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Subscribe to this list via RSS Blog posts tagged in garden

Posted by on in Culture Blogs
A Dubious Balance

For most of us on the East Coast, this has been a long, wintry season to be sure. And I’m certain we are not done with weather yet, March having come in like a wee lamb. We are ready–more than ready!–for spring to arrive in the hills and the hollow places.

I follow a path that teaches me that spring arrives with the snowdrops, in the dark drear beginnings of February. I have learned that spring is still a terribly changeable beast and filled with chaos and longing. When I observe the Vernal Equinox, it will be as mid-spring–just as the Winter Solstice is mid-winter–and I will know I am halfway to Summer, at Beltane.

Most likely, I will balance an egg tomorrow, for fun. And I have a funny package ready to send to my daughter and her beau, to celebrate the season. As you can see from the photo above, the hellebores that are commonly called Lenten roses are blooming in the yard. The daffodils are blindingly yellow this year and the crocus are larger and lusher than in years past. Some things need a long cold rest to do their best work.

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  • Byron Ballard
    Byron Ballard says #
    Thanks, wild woman.
  • Kate Laity
    Kate Laity says #
    Just the words I needed to hear today.

Posted by on in Culture Blogs

b2ap3_thumbnail_garden_sm.jpgI’ve been building a garden. It’s something I seem to do over and over, so this one is the result of years of experience. But this one is not just about growing food. This garden is about creating planetary change. It is a way to put shamanic, magical energy into my vision of what I think would make life on our Earth better. The principles are broad, and for the most part, I trust deity to move us toward greater health and well-being, although I do continue to educate myself as best I can.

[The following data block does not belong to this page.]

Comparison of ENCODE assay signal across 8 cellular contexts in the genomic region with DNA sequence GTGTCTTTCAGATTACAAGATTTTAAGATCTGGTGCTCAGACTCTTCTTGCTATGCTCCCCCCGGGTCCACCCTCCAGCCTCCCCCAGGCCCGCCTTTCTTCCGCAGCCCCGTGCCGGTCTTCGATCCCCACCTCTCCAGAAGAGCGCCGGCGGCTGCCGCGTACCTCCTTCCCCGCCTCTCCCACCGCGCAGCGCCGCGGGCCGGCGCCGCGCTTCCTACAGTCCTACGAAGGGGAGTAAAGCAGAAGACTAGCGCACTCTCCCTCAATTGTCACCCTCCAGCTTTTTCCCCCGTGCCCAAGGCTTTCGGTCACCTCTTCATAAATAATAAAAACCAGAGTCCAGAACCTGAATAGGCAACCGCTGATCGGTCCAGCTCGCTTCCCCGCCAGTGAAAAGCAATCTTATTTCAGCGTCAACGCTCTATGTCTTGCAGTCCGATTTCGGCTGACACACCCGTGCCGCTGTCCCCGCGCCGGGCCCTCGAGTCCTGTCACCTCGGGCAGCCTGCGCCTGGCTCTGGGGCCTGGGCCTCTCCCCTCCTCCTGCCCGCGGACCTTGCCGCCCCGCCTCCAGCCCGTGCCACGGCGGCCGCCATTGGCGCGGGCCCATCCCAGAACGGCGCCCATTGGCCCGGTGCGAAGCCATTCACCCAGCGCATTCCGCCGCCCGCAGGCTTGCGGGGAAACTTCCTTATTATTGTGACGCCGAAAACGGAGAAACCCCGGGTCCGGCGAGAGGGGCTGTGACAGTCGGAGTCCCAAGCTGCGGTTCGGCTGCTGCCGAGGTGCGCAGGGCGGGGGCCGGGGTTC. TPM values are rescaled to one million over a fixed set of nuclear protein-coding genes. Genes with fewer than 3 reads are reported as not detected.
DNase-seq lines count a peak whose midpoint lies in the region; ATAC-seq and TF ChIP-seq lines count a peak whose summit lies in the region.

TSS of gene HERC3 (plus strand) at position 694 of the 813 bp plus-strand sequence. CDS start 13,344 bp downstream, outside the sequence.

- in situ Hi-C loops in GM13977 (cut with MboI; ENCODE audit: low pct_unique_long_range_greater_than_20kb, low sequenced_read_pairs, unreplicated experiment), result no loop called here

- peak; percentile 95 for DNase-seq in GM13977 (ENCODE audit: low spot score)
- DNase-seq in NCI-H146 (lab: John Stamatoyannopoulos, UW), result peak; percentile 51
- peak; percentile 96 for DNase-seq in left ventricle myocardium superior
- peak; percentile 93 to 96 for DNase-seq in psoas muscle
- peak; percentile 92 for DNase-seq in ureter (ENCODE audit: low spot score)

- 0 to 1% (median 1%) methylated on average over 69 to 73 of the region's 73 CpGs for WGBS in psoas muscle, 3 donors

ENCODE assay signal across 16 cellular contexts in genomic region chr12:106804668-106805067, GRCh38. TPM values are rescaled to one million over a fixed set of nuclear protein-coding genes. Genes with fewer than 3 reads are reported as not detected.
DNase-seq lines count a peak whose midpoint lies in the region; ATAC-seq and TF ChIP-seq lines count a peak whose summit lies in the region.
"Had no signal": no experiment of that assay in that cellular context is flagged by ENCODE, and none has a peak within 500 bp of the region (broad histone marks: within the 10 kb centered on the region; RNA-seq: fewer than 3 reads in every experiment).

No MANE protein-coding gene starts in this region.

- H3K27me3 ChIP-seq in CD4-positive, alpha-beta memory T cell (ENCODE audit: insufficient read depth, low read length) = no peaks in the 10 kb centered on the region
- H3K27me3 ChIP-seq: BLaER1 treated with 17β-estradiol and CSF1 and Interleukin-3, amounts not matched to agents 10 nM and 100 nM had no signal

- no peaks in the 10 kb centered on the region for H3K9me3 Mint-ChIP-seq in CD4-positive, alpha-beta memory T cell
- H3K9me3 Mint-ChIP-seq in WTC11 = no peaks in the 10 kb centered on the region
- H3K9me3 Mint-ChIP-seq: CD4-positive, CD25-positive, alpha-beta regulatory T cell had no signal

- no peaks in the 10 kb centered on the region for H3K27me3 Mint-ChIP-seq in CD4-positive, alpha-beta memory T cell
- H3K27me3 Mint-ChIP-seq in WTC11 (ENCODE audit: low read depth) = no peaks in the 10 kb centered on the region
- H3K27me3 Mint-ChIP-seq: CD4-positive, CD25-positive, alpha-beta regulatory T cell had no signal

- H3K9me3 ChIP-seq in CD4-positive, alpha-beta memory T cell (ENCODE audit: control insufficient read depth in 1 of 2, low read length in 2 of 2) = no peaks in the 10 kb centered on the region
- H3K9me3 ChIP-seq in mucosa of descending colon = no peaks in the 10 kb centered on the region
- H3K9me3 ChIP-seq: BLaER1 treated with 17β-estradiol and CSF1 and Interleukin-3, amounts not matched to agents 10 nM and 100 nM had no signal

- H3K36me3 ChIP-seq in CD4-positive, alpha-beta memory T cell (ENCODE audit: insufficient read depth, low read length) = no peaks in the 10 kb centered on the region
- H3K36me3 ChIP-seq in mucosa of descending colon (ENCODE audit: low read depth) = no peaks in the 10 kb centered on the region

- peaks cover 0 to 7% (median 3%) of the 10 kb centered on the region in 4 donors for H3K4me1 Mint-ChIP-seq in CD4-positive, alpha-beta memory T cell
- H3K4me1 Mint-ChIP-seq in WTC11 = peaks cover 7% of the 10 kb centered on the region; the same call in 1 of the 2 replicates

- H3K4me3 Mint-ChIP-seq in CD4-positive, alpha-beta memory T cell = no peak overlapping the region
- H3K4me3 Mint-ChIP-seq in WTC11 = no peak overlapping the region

The four areas I am working with are: agriculture and food production, sustainable finance, communication and human connection, and entertainment.

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Posted by on in Culture Blogs

b2ap3_thumbnail_harvest1_sm.jpgThe human population has passed the 7 billion mark. When I was in high school I took a class with the alarming title of World Problems. Population was one of the highlighted issues, and I could feel the pressure of 4 million people pressing on my Pagan soul and sucking up the planet’s resources. Some of my darkest nightmares revolved around that dreadful movie about pollution and overpopulation that schools were all showing in the 70s.

I have heard it expressed from both the left and the right that some sort of population collapse event is inevitable. I think we feel this way in part because we cannot imagine how all those people will be fed, and what kind of world we will have in the process. Scary as it is, I believe there is hope for us. This is not just blind faith in the goodness of the Universe. In the course of learning about sustainable, permaculture style food systems, I have come across some remarkable pieces of information.

The first is that mixed use, biodynamic farms and other permaculture style integrated farming systems, produce more food per acre than conventional farms. A lot more. In Asia, combining fish production with livestock and vegetable production increased fish output 2 to 3.9 times. David Blume in his 2 acre Silicon Valley mini farm, produced 8 times the amount of food per acrethat the USDA claimed was possible. Blume lays out the math.

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  • Selina Rifkin
    Selina Rifkin says #
    It is my hope that Pagans will help to lead this charge. Our love of the land is a natural match for permaculture, and other techn
  • Soli
    Soli says #
    How fortunate you are that you were able to attend this! Salatin's farm should be put up as an example to everyone who considers p
  • Selina Rifkin
    Selina Rifkin says #
    The Russian people have a long tradition of food not lawns. It is both sustainable and practical in that it provides food security

Posted by on in Culture Blogs